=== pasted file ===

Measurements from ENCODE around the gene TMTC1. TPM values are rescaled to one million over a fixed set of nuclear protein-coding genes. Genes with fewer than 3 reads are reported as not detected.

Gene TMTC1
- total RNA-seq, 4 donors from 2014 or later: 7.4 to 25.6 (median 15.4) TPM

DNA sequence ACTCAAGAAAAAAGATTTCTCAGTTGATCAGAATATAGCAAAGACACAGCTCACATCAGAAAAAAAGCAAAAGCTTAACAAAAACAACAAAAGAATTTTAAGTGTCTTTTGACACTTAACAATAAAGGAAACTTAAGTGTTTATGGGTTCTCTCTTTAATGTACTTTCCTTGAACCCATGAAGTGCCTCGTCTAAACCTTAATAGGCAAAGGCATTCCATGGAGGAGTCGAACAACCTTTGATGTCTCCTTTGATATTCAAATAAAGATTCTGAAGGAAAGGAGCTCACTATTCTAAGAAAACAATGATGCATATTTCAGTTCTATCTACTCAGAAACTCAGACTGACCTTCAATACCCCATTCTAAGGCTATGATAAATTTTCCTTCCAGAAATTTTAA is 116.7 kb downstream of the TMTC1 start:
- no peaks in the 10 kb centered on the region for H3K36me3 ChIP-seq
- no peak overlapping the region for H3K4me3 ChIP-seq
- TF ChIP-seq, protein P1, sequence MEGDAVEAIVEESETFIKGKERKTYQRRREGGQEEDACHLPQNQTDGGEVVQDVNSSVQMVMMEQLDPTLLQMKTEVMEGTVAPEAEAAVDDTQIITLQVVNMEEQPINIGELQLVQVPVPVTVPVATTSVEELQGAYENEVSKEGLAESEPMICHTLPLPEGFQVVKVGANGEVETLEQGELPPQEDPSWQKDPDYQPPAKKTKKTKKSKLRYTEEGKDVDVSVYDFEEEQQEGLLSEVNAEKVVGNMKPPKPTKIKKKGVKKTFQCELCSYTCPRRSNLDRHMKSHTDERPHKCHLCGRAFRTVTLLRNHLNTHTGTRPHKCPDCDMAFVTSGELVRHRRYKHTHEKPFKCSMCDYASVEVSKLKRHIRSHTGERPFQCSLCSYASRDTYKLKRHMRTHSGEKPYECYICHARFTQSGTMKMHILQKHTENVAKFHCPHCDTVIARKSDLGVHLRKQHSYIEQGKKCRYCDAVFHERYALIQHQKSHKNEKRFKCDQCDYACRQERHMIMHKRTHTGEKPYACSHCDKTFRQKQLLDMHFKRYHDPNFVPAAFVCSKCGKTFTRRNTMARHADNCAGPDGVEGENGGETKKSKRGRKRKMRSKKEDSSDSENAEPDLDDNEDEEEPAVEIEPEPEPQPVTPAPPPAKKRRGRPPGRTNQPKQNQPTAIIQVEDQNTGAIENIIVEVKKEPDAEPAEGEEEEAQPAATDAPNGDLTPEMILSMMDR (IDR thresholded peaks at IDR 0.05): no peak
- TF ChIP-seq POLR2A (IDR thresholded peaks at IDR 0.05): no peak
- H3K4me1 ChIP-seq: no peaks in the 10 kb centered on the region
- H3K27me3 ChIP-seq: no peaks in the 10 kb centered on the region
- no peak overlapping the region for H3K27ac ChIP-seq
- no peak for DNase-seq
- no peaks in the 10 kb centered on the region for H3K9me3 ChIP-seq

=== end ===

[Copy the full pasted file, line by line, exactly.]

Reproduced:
Measurements from ENCODE around the gene TMTC1. TPM values are rescaled to one million over a fixed set of nuclear protein-coding genes. Genes with fewer than 3 reads are reported as not detected.

Gene TMTC1
- total RNA-seq, 4 donors from 2014 or later: 7.4 to 25.6 (median 15.4) TPM

DNA sequence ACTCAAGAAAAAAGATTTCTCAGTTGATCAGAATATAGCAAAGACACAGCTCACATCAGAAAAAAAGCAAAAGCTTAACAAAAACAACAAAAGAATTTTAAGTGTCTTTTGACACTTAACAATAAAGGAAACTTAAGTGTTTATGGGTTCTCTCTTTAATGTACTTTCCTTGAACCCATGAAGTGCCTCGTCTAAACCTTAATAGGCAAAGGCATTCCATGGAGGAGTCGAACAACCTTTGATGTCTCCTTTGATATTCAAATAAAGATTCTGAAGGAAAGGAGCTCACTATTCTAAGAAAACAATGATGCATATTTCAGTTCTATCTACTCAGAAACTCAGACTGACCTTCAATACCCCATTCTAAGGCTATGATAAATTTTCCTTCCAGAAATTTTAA is 116.7 kb downstream of the TMTC1 start:
- no peaks in the 10 kb centered on the region for H3K36me3 ChIP-seq
- no peak overlapping the region for H3K4me3 ChIP-seq
- TF ChIP-seq, protein P1, sequence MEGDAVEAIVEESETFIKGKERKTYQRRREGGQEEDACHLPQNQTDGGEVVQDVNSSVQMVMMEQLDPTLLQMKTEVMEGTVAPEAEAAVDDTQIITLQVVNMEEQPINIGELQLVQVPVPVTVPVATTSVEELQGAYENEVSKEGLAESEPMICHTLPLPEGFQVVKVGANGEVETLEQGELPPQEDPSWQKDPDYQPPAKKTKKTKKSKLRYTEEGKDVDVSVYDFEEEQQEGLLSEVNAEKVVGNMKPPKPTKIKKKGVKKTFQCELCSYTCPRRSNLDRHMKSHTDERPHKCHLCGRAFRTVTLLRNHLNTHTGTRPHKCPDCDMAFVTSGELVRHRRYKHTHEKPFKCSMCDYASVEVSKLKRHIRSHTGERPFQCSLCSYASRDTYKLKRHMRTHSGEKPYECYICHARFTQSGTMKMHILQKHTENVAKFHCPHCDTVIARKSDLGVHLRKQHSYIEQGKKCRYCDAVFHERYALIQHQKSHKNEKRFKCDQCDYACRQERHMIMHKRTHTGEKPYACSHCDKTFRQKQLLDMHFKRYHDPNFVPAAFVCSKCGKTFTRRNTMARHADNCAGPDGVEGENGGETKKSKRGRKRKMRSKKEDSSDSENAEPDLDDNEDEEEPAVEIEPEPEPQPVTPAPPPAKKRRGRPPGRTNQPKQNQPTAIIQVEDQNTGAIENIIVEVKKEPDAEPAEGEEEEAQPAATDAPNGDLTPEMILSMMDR (IDR thresholded peaks at IDR 0.05): no peak
- TF ChIP-seq POLR2A (IDR thresholded peaks at IDR 0.05): no peak
- H3K4me1 ChIP-seq: no peaks in the 10 kb centered on the region
- H3K27me3 ChIP-seq: no peaks in the 10 kb centered on the region
- no peak overlapping the region for H3K27ac ChIP-seq
- no peak for DNase-seq
- no peaks in the 10 kb centered on the region for H3K9me3 ChIP-seq